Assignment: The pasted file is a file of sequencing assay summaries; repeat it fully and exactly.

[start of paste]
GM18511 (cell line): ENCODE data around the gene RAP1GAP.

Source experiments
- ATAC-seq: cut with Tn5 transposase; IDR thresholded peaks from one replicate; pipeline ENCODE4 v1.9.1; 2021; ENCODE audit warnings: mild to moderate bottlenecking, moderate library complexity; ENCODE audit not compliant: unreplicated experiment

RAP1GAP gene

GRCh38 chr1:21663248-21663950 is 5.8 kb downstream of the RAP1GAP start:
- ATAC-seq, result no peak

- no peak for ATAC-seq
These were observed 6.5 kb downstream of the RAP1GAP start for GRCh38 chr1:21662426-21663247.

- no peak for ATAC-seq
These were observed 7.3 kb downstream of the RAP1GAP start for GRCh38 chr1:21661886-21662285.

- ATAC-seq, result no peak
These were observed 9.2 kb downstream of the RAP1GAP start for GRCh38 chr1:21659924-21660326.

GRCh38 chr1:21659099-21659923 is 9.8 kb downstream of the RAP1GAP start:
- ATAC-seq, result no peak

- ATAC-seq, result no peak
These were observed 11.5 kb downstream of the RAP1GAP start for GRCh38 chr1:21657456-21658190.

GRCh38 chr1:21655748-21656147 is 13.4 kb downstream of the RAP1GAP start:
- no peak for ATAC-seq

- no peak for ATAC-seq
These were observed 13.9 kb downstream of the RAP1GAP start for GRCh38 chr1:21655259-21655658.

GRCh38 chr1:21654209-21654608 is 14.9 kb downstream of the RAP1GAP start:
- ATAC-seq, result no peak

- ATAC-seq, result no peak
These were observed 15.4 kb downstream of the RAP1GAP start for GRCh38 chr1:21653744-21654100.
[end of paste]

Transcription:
GM18511 (cell line): ENCODE data around the gene RAP1GAP.

Source experiments
- ATAC-seq: cut with Tn5 transposase; IDR thresholded peaks from one replicate; pipeline ENCODE4 v1.9.1; 2021; ENCODE audit warnings: mild to moderate bottlenecking, moderate library complexity; ENCODE audit not compliant: unreplicated experiment

RAP1GAP gene

GRCh38 chr1:21663248-21663950 is 5.8 kb downstream of the RAP1GAP start:
- ATAC-seq, result no peak

- no peak for ATAC-seq
These were observed 6.5 kb downstream of the RAP1GAP start for GRCh38 chr1:21662426-21663247.

- no peak for ATAC-seq
These were observed 7.3 kb downstream of the RAP1GAP start for GRCh38 chr1:21661886-21662285.

- ATAC-seq, result no peak
These were observed 9.2 kb downstream of the RAP1GAP start for GRCh38 chr1:21659924-21660326.

GRCh38 chr1:21659099-21659923 is 9.8 kb downstream of the RAP1GAP start:
- ATAC-seq, result no peak

- ATAC-seq, result no peak
These were observed 11.5 kb downstream of the RAP1GAP start for GRCh38 chr1:21657456-21658190.

GRCh38 chr1:21655748-21656147 is 13.4 kb downstream of the RAP1GAP start:
- no peak for ATAC-seq

- no peak for ATAC-seq
These were observed 13.9 kb downstream of the RAP1GAP start for GRCh38 chr1:21655259-21655658.

GRCh38 chr1:21654209-21654608 is 14.9 kb downstream of the RAP1GAP start:
- ATAC-seq, result no peak

- ATAC-seq, result no peak
These were observed 15.4 kb downstream of the RAP1GAP start for GRCh38 chr1:21653744-21654100.